Food Assistance Program Factsheet

This Fact Sheet provides a general description of the Food Assistance Program. The Department of Children and Families (DCF) determines eligibility for public assistance programs in Florida. State statutes, Administrative Rules, and federal regulations contain specific eligibility policies.

Note: Eligibility standards are subject to change in October of each year.

Food Assistance Program

The Food Assistance Program helps people with low income buy the food they need for good health. The U.S. Department of Agriculture (USDA) estimates how much it costs to buy food to prepare nutritious, low-cost meals and determines the amount of food assistance benefits an individual or family receives. Food assistance benefits are a supplement to a family’s food budget. Households may need to spend some of their cash, along with their food assistance benefits, to buy enough food for a month.

Household Status

Individuals who buy and cook food together are one household for food assistance purposes and must have their eligibility determined as a group. There are situations where DCF must include individuals in the same household, regardless of how they buy and cook their food. Examples include parents and children under age 22, adults exercising parental control over minors in the home, and spouses.


An individual must be a resident of Florida to receive food assistance benefits in Florida. An individual must either be a U.S. citizen or meet specific qualified noncitizen criteria. Noncitizens are not eligible for food assistance benefits until they provide acceptable proof of a qualified noncitizen status. Noncitizens who do not want DCF to verify their noncitizen status have the option of withdrawing their application or allowing the other household members to participate without that member.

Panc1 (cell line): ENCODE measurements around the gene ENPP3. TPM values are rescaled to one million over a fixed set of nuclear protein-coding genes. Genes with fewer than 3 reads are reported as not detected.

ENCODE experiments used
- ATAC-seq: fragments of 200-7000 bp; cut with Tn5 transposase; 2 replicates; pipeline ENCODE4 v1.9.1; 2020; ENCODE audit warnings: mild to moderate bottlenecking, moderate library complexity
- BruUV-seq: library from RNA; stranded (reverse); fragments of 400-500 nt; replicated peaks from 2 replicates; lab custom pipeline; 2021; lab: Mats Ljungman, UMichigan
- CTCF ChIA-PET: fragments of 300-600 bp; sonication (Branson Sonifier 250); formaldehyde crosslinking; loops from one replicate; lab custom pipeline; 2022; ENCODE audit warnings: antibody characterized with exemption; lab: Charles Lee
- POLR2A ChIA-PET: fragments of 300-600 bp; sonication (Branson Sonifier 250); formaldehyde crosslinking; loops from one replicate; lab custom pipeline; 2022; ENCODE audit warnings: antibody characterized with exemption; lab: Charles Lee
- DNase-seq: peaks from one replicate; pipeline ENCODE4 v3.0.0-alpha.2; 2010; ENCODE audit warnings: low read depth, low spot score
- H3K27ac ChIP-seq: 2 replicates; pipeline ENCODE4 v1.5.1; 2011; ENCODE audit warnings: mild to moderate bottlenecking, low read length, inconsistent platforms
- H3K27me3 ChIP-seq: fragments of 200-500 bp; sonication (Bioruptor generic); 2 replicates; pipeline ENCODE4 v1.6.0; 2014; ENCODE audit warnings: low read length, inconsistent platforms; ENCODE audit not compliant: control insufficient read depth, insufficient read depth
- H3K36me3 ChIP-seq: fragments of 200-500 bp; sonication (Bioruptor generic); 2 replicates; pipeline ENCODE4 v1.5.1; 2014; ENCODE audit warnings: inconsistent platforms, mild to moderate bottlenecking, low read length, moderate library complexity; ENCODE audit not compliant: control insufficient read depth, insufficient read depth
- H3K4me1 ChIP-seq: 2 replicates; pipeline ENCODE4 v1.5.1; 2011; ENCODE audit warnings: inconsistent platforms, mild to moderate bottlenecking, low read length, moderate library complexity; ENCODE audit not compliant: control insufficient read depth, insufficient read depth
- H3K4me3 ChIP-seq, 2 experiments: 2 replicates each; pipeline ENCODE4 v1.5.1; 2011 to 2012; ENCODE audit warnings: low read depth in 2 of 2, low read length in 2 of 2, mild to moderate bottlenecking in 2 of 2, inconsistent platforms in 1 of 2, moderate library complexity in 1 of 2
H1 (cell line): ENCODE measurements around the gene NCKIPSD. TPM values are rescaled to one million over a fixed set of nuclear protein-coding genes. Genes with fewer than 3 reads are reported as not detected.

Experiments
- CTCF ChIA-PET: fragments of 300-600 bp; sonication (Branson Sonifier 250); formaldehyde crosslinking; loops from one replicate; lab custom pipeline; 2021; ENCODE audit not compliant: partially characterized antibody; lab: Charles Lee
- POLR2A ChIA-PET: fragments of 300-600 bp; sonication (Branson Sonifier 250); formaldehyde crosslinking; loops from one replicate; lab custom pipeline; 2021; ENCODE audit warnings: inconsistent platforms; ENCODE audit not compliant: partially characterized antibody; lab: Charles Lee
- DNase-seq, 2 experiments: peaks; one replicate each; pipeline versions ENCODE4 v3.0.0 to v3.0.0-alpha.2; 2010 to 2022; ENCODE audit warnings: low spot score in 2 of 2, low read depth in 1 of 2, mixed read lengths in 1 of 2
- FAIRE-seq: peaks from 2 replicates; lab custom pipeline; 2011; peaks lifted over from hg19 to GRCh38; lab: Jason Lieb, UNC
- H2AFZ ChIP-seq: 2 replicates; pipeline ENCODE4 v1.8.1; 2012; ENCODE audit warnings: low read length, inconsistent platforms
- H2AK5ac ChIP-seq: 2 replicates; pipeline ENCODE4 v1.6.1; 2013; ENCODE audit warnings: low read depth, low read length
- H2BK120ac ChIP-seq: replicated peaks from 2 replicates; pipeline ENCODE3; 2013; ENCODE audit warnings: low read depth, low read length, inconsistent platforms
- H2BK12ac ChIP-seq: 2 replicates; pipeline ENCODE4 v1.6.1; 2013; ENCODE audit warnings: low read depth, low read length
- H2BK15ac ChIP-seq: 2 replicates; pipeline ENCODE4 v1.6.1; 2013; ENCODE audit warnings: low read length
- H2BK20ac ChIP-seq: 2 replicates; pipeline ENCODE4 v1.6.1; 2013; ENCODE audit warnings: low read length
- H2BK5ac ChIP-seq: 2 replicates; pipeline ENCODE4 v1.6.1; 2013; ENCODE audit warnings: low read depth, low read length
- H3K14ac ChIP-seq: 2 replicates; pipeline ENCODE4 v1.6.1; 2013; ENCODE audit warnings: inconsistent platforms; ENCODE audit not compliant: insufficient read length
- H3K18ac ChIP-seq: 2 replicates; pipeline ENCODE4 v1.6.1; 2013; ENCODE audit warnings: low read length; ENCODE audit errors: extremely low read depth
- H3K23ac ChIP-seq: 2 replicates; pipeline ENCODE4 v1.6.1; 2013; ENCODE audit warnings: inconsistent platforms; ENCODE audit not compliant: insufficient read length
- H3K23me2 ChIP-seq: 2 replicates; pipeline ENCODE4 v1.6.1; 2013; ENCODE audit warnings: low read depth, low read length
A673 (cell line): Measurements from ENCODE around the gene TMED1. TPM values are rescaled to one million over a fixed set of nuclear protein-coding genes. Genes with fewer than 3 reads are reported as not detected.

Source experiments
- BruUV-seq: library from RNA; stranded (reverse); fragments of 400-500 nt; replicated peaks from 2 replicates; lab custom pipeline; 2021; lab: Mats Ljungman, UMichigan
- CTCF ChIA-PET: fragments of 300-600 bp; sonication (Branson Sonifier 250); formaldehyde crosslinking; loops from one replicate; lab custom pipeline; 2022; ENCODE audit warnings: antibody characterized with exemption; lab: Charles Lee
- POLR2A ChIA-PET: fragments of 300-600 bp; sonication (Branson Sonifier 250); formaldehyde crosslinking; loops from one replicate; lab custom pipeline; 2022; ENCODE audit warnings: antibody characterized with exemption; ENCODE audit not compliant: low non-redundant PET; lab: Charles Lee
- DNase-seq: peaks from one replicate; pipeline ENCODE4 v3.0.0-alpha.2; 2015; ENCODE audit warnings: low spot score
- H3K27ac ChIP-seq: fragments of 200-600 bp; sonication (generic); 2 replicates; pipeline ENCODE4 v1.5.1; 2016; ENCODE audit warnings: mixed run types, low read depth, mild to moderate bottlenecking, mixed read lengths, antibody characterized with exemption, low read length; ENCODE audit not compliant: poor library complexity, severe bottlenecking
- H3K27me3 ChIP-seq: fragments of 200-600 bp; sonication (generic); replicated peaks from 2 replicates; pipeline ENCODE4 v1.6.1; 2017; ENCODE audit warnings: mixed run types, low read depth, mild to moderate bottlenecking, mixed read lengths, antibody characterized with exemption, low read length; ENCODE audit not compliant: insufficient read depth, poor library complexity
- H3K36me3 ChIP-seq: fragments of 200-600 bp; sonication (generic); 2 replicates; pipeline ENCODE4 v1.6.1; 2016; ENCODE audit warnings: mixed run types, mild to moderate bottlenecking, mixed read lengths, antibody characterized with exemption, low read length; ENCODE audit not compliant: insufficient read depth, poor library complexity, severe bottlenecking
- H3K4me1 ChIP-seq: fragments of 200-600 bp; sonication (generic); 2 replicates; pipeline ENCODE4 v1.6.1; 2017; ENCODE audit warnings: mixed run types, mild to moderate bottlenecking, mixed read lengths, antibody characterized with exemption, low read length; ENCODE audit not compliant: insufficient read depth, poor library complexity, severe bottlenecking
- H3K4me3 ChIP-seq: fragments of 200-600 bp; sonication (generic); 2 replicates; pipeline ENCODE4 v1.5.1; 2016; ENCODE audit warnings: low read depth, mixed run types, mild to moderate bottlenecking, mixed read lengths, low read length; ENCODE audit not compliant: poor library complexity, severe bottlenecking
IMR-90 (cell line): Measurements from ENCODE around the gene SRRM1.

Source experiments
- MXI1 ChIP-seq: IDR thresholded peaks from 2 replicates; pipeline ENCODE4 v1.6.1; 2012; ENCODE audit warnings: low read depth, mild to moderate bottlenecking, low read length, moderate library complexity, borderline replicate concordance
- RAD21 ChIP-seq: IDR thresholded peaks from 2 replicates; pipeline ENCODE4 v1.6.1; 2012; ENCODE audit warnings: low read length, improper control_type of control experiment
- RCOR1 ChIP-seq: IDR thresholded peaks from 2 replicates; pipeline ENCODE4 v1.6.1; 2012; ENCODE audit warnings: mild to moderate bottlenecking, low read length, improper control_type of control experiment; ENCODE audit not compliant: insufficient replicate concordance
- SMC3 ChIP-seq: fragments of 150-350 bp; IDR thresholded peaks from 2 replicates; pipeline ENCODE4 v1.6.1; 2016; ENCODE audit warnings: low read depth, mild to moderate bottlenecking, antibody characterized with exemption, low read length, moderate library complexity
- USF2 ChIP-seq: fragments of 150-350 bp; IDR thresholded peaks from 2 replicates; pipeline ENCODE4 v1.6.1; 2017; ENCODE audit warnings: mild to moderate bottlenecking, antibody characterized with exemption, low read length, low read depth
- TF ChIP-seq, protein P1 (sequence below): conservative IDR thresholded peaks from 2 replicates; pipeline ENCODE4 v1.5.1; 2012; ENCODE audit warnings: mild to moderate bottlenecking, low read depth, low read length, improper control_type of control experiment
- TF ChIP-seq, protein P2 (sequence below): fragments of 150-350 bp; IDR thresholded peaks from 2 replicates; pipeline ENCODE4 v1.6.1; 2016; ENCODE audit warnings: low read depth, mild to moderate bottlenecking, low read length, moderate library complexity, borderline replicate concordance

Social Security Numbers

Individuals, including children, applying for food assistance benefits, must either provide a social security number, or proof they have applied for a social security number. Individuals in the household not applying for food assistance benefits do not have to supply a number or apply for a social security number.

Child Support Cooperation/Child Support Payment Requirements

Parents or relatives applying for food assistance benefits for dependent children, who have absent parent(s), must cooperate with the state’s Child Support Enforcement office to establish paternity and obtain child support for the children. Failure to cooperate, without good cause, results in the removal of the individual from the food assistance benefits.

Individuals applying for food assistance benefits, who are court-ordered to pay child support for children under age 18, and not living with them, may receive a deduction in the food assistance budget if making court-ordered child support payments.

Work/Work Registration

Physically and mentally fit adults aged 16 through 59 years old must register for work, accept offers of suitable work, and take part in an employment and training program when referred if they do not meet an exemption. Healthy adults ages 18 through 49 years old who do not have dependent children can only receive food assistance benefits for three months in three years if they are not working or participating in a work program. For additional information on work requirements for adults ages 18 through 49, refer to DCF’s website at .


The Food Assistance Program counts most types of income to see if a household is eligible. Households must have their total monthly gross income compared to a percentage of the federal poverty level. Gross income means a household’s total income before deductions, not counting money we can exclude. The “Income Chart” below shows the Gross and Net Income limits and the benefit amounts for the number of people in the household.

People in Household200% Gross Monthly Income Limits130% Gross Monthly Income Limits100% Net Monthly Income LimitsMaximum Benefit Amount
For Each Additional Person Add+$788+$512+$394+$211